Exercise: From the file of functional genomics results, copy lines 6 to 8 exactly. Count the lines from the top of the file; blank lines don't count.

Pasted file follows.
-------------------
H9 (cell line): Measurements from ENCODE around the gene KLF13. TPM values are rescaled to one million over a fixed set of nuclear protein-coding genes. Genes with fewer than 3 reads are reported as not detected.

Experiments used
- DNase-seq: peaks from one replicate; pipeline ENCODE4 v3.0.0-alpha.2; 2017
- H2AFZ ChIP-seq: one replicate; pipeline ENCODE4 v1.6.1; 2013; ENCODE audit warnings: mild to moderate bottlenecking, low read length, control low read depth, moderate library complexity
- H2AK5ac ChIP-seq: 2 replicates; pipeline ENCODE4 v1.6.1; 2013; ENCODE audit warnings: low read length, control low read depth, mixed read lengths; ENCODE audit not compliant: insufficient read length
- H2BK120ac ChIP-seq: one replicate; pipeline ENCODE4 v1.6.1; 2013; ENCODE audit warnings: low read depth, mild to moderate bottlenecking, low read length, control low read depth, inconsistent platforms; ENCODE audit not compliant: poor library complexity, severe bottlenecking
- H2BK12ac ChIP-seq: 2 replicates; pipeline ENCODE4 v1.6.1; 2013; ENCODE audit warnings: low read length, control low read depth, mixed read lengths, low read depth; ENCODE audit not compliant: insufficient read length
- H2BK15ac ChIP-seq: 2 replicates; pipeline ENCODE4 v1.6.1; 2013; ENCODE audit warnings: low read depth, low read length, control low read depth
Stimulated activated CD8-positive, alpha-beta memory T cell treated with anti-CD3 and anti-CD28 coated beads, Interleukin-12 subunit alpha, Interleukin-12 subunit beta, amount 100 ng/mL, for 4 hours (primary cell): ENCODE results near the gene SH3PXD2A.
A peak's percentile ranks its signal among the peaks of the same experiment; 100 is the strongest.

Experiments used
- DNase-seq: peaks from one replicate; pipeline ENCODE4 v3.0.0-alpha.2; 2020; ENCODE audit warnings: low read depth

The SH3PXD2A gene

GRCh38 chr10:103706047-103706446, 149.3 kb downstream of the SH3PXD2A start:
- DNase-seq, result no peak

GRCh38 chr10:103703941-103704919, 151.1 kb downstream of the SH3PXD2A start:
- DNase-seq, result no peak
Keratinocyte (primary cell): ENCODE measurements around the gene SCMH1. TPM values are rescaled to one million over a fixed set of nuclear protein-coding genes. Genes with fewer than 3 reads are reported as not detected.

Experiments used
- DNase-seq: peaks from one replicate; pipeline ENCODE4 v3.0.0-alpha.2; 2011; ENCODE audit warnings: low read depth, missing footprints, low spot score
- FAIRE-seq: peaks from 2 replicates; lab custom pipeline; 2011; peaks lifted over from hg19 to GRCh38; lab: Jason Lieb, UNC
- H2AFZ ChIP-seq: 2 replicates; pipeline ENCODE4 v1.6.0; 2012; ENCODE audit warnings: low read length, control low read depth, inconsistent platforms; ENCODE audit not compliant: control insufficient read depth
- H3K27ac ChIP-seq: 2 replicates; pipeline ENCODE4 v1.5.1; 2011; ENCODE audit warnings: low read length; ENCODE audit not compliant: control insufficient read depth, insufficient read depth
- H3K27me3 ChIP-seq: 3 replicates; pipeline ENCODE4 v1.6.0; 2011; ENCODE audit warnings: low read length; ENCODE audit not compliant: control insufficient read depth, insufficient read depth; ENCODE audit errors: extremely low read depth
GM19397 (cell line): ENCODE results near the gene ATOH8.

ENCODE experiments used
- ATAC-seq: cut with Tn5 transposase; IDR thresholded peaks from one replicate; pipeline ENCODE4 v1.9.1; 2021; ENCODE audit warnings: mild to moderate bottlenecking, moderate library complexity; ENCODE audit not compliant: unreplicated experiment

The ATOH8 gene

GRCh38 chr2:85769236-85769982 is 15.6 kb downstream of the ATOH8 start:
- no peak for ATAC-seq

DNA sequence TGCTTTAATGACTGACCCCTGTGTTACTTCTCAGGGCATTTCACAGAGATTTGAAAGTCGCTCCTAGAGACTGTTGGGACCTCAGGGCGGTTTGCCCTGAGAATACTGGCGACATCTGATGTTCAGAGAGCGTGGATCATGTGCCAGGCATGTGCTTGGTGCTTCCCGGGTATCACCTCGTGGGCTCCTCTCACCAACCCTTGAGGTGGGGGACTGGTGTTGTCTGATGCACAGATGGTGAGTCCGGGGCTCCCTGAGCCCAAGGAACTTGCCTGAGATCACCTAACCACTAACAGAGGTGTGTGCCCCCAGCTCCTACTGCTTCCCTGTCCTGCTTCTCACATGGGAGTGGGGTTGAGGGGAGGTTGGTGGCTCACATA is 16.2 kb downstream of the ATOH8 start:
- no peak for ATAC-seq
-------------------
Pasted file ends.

- H2BK120ac ChIP-seq: one replicate; pipeline ENCODE4 v1.6.1; 2013; ENCODE audit warnings: low read depth, mild to moderate bottlenecking, low read length, control low read depth, inconsistent platforms; ENCODE audit not compliant: poor library complexity, severe bottlenecking
- H2BK12ac ChIP-seq: 2 replicates; pipeline ENCODE4 v1.6.1; 2013; ENCODE audit warnings: low read length, control low read depth, mixed read lengths, low read depth; ENCODE audit not compliant: insufficient read length
- H2BK15ac ChIP-seq: 2 replicates; pipeline ENCODE4 v1.6.1; 2013; ENCODE audit warnings: low read depth, low read length, control low read depth